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Monday, December 19, 2016

EPA Finalizes Report on Fracking Contaminating Groundwater with Same Data, Different Characterization

The Environmental Protection Agency has concluded that hydraulic fracturing, the oil and gas extraction technique also known as fracking, has contaminated drinking water in some circumstances, according to the final version of a comprehensive study first issued in 2015. 
The new version is far more worrying than the first, which found “no evidence that fracking systemically contaminates water” supplies. In a significant change, that conclusion was deleted from the final study. 
“E.P.A. scientists chose not to include that sentence. The scientists concluded it could not be quantitatively supported,” said Thomas A. Burke, the E.P.A.’s science adviser, and deputy assistant administrator of the agency’s Office of Research and Development.
Not surprisingly, this news has been reported on very differently depending on the pre-existing stance on fracking of the source.

For example, here is how anti-fracking site ThinkProgress reported on the news:
The Environmental Protection Agency has concluded that hydraulic fracturing (fracking) can affect drinking water. 
In light of the facts that tap water near some fracking wells has become flammable, that two families in Pennsylvania last year won a court case over the impacts of fracking on their water, and that scientists have found arsenicin water sources near fracking, the EPA’s announcement Tuesday should not come as a surprise. 
But it does, since just 18 months ago, a draft version of the EPA’s fracking report said that the EPA “did not find evidence that these mechanisms have led to widespread, systemic impacts on drinking water resources in the United States.” 
Environmentalists applauded the finalized report, which they say is a more accurate representation of the science and data behind fracking.
Not all felt the same way.  An opinion piece in the Wall Street Journal said this:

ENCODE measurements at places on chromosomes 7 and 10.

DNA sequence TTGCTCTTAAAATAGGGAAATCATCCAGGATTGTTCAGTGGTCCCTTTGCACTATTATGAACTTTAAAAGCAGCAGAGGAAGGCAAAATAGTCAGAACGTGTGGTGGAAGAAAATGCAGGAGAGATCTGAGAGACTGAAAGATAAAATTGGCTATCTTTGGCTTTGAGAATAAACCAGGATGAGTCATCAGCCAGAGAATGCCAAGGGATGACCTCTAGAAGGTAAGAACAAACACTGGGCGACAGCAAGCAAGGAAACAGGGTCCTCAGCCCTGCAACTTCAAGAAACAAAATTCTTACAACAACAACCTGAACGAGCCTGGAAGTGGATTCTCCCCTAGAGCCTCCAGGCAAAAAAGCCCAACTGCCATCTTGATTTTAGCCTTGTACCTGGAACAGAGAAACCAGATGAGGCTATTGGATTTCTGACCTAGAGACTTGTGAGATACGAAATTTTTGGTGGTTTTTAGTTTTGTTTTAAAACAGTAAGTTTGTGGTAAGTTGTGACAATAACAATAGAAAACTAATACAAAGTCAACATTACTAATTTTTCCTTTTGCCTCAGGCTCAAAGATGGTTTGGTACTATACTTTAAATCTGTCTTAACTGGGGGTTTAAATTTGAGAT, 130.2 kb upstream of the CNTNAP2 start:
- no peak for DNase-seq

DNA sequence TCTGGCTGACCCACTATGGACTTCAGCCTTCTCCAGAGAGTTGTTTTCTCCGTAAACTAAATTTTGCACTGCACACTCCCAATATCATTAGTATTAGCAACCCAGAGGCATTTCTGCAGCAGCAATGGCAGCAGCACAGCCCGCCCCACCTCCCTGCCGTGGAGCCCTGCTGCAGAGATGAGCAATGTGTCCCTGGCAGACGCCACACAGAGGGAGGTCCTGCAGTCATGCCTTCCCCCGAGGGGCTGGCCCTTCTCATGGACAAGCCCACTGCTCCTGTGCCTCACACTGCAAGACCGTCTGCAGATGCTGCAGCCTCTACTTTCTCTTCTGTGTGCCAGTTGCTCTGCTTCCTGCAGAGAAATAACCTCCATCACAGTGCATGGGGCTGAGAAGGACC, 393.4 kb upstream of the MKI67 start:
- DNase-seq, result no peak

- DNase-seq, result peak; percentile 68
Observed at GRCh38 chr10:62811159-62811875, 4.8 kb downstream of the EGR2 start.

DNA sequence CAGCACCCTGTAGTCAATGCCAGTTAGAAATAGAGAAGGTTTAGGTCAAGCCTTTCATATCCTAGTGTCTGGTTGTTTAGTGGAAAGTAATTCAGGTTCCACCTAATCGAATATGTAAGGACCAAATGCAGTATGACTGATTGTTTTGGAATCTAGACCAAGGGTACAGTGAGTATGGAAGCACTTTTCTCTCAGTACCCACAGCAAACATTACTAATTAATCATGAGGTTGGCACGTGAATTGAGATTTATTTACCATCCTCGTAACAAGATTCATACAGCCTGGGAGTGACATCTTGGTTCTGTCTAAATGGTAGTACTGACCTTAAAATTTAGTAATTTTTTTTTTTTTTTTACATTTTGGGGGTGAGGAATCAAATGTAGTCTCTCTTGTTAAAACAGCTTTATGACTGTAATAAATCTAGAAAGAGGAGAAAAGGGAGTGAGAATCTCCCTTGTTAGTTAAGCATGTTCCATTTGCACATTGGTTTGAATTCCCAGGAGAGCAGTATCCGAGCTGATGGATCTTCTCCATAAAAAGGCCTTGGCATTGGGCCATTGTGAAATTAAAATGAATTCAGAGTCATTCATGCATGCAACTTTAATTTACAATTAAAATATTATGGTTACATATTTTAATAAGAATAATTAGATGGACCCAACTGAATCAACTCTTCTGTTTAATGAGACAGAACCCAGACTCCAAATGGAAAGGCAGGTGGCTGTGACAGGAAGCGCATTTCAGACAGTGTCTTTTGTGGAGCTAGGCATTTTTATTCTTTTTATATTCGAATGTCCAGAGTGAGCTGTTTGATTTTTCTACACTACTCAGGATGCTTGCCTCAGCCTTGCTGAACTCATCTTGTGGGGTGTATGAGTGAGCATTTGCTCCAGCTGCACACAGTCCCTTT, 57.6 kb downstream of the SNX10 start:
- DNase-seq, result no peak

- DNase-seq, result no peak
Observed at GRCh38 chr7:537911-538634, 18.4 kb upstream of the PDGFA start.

Speaking of fake news, the political scientists at the EPA have rewritten the conclusion of a report in order to cast doubt on the safety of hydraulic fracturing. Consider this EPA Administrator Gina McCarthy’s parting gift to Donald Trump. 
Last week the EPA issued the final version of a five-year study evaluating the impact of hydraulic fracturing, the oil and gas drilling method known as fracking, on groundwater contamination. The draft report released last year for public comment concluded that fracking has not “led to widespread, systemic impact on drinking water resources in the United States.” The EPA’s findings haven’t changed, but its conclusion has. 
After being barraged by plaintiff attorneys and Hollywood celebrities, the EPA in its final report substituted its determination of no “widespread, systemic impact” with the hypothetical that fracking “can impact drinking water resources under some circumstances” and that “impacts can range in frequency and severity” depending on the circumstances.
Industry site Energy in Depth responded:
In yet another sign EPA’s word changing in its final groundwater report was driven by politics rather than science, EPA Deputy Assistant Administrator Thomas Burke admitted when pressed by Wall Street Journal reporter Amy Harder that documented number of cases of water contamination from fracking-related activities is indeed small — even though language from the draft report stating cases of contamination “were small compared to the large number” of fracked wells was taken out of the final report. From the Wall Street Journal, 
When asked, Mr. Burke did reiterate the report’s earlier findings that the EPA found only a small number of cases of contamination but stressed the lack of data. 
“While the number of identified cases of drinking water contamination is small, the scientific evidence is insufficient to support estimates of the frequency of contamination,” Burke told the Wall Street Journal. “Scientists involved with finalizing the assessment specifically identified this uncertainty in the report.” (emphasis added) 
Of course, there’s absolutely no difference between saying the “number of identified cases of drinking water contamination is small” and there are “no widespread, systemic impacts.” 

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